Eye-tracking in games: The next analogue stick?

Since time immortal (in gaming terms) the rules around cameras have been simple. If you wanted to look left or right, you either had to move your character, or pan the camera. Both require you to move a mouse, d-pad or stick in your chosen direction. But what if I told you that it’s possible to move the camera by simply looking in your desired direction? “Blasphemy,” I hear you say. “Sorcery.”  But it’s true, I’ve done it. And I’m not even a wizard.

That’s the dream of Tobii tech. While the Swedish company’s main business is providing assistive technology for people suffering from cerebral palsy or Amyotrophic lateral sclerosis (ALS), the long term dream is to bring eye-tracking technology to the masses. Initially aiming to enter the gaming market, Tobii has partnered with SteelSeries to create the Sentry – a desktop peripheral that attaches to your screen and tracks your eye movement, which is then interpreted by the game.


Testing Assassins Creed

Ubisoft producer Corneliu Vasiliu was one person who saw the Sentry, and he was impressed. He bought one, took it to his development team, and two weeks later it’s in Assassin’s Creed: Rogue. It was only after the fact that Tobii actually heard about it. The game allows you to you pan the camera in your desired direction by simply gazing that way – it’s a small change but a big leap for a Triple-A game to test out such a new technology.

I’m pretty well-versed in the world of Assassin’s Creed, so I was impressed by how quickly the new feature assimilated itself into how I play. The eye-tracking felt natural; within a few minutes the right analogue stick – for years the default camera panning tool for any adventure-type games – was relegated for use with precision movements only. In another demo, Son of Nor, the eye-tracking was used for targeting. Here, an enemy on the far left of the screen could be targeted and attacked without the need to move the camera or align any crosshairs – yet it was 100% accurate.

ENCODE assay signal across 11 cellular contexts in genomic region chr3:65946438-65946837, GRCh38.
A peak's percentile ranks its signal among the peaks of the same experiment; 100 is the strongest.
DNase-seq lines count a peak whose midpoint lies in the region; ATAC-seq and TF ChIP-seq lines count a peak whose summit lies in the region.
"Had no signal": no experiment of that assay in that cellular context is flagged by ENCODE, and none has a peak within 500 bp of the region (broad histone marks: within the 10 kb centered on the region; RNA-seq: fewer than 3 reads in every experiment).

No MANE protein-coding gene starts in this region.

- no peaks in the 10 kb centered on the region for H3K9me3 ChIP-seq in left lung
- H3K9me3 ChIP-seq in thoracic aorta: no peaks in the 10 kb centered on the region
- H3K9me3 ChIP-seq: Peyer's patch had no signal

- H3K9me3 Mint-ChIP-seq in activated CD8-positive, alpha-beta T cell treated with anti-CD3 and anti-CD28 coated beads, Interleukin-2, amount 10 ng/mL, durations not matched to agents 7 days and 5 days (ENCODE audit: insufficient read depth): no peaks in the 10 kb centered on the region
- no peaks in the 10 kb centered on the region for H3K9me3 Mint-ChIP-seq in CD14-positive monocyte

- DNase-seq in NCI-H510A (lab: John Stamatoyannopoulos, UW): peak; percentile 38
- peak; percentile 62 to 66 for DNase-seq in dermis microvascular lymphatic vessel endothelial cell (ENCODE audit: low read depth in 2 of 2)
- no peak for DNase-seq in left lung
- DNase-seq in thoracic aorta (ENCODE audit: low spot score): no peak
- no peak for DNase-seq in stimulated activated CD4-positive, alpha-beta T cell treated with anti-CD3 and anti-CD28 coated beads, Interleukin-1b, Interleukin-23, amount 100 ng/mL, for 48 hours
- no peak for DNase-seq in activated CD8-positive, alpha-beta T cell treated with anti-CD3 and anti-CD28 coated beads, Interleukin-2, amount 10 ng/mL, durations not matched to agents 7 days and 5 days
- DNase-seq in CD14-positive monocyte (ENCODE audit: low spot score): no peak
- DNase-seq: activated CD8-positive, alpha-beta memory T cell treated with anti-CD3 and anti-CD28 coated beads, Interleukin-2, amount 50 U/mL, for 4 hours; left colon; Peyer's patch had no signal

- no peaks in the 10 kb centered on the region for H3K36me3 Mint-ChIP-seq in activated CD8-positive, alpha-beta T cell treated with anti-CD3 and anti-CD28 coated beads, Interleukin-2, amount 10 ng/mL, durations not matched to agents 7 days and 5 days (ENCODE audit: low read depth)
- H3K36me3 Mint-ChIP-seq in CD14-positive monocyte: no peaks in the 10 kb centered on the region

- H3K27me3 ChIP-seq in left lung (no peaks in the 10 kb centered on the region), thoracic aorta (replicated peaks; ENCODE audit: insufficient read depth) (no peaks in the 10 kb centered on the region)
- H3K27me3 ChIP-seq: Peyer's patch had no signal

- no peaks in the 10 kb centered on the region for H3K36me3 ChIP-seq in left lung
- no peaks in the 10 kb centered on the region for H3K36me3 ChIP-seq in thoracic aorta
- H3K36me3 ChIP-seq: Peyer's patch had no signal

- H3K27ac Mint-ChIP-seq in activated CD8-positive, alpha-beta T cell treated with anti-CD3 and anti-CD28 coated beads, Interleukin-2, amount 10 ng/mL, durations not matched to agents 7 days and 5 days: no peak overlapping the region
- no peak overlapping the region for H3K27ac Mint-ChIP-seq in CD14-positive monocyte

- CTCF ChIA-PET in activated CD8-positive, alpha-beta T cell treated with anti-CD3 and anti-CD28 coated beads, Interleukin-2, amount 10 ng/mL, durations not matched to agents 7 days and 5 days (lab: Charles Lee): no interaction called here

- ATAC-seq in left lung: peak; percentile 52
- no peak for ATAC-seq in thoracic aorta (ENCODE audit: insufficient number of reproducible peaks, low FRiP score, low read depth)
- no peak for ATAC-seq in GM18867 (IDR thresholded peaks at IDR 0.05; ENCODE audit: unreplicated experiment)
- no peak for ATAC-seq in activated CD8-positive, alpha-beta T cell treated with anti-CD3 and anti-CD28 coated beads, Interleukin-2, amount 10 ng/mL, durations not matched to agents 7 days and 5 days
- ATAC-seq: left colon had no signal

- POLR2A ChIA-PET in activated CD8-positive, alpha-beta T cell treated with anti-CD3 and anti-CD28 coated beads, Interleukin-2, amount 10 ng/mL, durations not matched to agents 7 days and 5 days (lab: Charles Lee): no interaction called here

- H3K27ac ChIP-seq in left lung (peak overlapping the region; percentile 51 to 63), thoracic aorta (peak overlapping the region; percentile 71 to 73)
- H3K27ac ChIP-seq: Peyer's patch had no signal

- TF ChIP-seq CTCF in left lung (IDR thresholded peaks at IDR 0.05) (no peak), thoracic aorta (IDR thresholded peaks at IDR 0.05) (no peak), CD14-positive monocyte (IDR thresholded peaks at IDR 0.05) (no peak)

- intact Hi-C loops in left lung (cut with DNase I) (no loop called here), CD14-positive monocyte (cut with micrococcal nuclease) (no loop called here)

The thing that makes eye-tracking so pervasive is two-fold: One, it just works – all it needs is one-time calibration that lasts a couple of minutes. And two – it’s subtle. The right stick still takes priority, nothing’s being forced on you; it’s just a slight tweak to the way you play.

This isn’t an overnight revolution type of product. When analogue sticks were introduced on the likes of the PS1 in the 90s, they were just an alternative movement option to the d-pad. It’s only in the last decade or so that the d-pad has been completely relegated to the role of a sub-menu. It’s easy to see eye-tracking taking a similar route. It’s also not perfect – the Sentry requires you to be quite close and sit fairly still, so it’s no good for people who fidget when playing. But it’s a fairly small quibble.

Oscar Werner, President of Tobii tech, talks about using eye-tracking so characters respond when you look at them. He shows us a concept video where focus and sounds change in videos depending where you’re looking. “Immersion” is a word he uses often, and right now he’s hoping more developers get on board.

Beyond gaming

In our interview with Tobii’s Tom Englund last year, he talked about democratising eye-tracking tech, making it cheaper and more widely accessible for a wider audience. And not just in gaming – the company wants eye-tracking to become an alternative for mouse-cursers in all kinds of applications.

Just imagine how immersive the likes of Microsoft’s HoloLens, the Oculus Rift or even Google Cardboard would be if it not only knew which way you were facing, but exactly what you were looking at?


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Dan Swinhoe

Dan is a journalist at CSO Online. Previously he was Senior Staff Writer at IDG Connect.

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